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Meet Lee Santi; NGC Staff Reflect On Our Decade of Disruption

Lee Santi is one of our incredible Education Support Officers. But the assistance she provides to our young people - and our whole staffing team - goes far beyond the classroom.

Whether it's being a shoulder to cry on in tough times, a source of encouragement when tackling new learning goals or a mastermind behind our highly anticipated formals and Christmas celebrations, she is always putting our students' wellbeing first.

We sat down with Lee to talk about what brought her to NGC, the importance of positive reinforcement for young people and how it feels to see previous students out in the community.

What brought you to NGC?

When I was studying for my Certificate IV in Youth Work, I volunteered for Youth Connections (which was originally the parent company of NGC). It was an incredible experience. Even though the school wasn't yet established, so much of the philosophy that still guides NGC today was in that foundational program. Once Andrea had been approved to start NGC, I was so eager to come back and was lucky to get a job as a Youth Worker/Teachers' Aide.

I loved the opportunity to help young people who weren't going to mainstream school and were slipping through the cracks in such a practical, personalised way. I have previously completed some placements in other youth centres where young people could drop in and talk to us on an ad-hoc basis, but it was nowhere near as impactful. Here, we were able to consistently support young people within a structured program that addressed a lot of their needs at once. Establishing the school enabled us to take that to a whole new level. 

How does NGC represent a disruption within the education system? What are we doing differently?

NGC is unlike any school I know of and there are so many big and small accommodations we make for our students. There is a big emphasis on choice and spontaneity. It sounds simple but the difference is that our staff can work together to be flexible in how they get things done. If something isn't working, we have the freedom to try something different or get outside or give young people a movement or sensory break. I think our former students are our biggest advertisements that what we are doing really works.

In the classroom, we break everything down to its most simple form so it's accessible to everyone and take the time to work one-on-one. There can be a huge range of abilities; some of our students have gone their whole lives up until Year 10 not knowing how to read and others are capable of extension work. At NGC, everyone can be catered for in a way that just wouldn't be possible in a big mainstream school.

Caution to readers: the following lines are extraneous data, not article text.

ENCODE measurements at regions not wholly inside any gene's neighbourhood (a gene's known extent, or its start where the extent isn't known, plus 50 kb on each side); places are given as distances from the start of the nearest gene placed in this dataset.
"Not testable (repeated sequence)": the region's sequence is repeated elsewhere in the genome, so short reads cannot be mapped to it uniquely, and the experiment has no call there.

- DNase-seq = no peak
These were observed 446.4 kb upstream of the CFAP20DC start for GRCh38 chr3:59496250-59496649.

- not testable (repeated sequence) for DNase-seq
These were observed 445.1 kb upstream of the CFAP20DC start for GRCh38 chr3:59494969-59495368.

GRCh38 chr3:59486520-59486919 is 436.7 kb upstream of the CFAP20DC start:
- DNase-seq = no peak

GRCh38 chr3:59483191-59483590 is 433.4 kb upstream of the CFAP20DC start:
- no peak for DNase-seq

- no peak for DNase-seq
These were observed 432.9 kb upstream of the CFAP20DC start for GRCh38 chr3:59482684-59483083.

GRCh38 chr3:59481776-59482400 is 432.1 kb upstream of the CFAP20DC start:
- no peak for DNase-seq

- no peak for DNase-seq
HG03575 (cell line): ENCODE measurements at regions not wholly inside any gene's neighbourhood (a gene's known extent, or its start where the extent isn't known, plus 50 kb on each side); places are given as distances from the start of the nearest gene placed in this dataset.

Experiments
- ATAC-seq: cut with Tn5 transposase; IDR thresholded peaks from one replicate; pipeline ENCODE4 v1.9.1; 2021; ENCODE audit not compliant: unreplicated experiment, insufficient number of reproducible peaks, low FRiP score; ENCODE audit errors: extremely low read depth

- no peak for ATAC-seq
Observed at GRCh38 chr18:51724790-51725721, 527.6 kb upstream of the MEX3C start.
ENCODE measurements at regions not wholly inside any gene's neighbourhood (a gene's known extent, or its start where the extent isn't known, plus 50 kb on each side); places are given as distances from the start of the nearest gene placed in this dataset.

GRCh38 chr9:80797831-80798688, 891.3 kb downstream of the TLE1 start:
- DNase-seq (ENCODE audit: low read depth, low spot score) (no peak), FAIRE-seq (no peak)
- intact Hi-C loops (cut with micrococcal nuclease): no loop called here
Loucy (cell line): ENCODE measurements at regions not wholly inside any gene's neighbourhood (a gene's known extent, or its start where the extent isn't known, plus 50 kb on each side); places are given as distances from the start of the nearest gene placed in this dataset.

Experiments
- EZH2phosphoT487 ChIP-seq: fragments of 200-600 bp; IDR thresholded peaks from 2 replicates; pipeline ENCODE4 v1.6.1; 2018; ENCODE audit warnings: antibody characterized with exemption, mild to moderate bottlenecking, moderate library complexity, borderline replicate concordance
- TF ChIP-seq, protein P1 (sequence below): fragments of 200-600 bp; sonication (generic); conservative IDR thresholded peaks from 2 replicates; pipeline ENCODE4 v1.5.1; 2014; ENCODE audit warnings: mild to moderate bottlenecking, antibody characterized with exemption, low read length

Outside of the classroom, there is so much support for young people's wellbeing. Whether they are dealing with some complex mental health issues, having trouble at home or in need of a healthy breakfast or a lift to school every morning, our team has the skills to help them.

How does NGC disrupt the negative life trajectories of our young people? How do we offer them an alternative pathway?

Many of our young people haven't had enough experiences that show them that they are valuable and important. So much of what we do here at NGC is about helping them realise what they are capable of. It can take a while to earn their trust after they have had hard times in mainstream schools or within their homes or communities but it's so worth the effort. When they settle in, they start seeing themselves in a new way.

Positive reinforcement is key to this. We have Rewards Excursions every term where young people are able to secure their spot on the excursion through consistent attendance and behaviour. I love seeing our students work hard to achieve this goal and to enjoy an experience that they would likely never get to do without the school.

Celebrations are another way we encourage our young people and make them feel like they belong. I always help with our Year 12 graduations and formals, and our annual Christmas event and it's amazing to see how these have grown over the years. Some students have never got dressed up for a fancy occasion or enjoyed a hot Christmas lunch and presents. So to see their innocent joy when they receive a's priceless. While many of our students have experienced challenges beyond their years, they are ultimately just teenagers and they deserve to feel that excitement. These celebrations make NGC feel like a family.

Why have you stuck with NGC since the beginning? What motivates you to keep showing up and doing this work?

This isn't a job you do for money or glamour; you do it because you genuinely want to help young people. And the rewards are so huge. It is such a wonderful feeling to know you have made a difference in their young lives. One of my favourite experiences is to have our former students visit NGC or to run into them while out and about. To know they are alive, healthy and well, that they're enjoying what they're doing or growing their own little families...there's nothing quite like it.

I love my role because I get so much one-on-one time with our students. It's almost like being the mother of the group because I'm always figuring out what they need at any given time. A lot of what I do is focused on building a trusting relationship where young people feel like they can talk to me. But something you don't necessarily expect is how much empathy they develop as a result. It's a pretty amazing feeling when a student might see I'm a bit stressed and ask me a question about how I'm going. That tells me that the care and respect that the staff show makes them want to model that same behaviour. I never tire of seeing our young people graduate and feel proud of themselves - the end result of years of dedication and effort. That's why I got into youth work in the first place.


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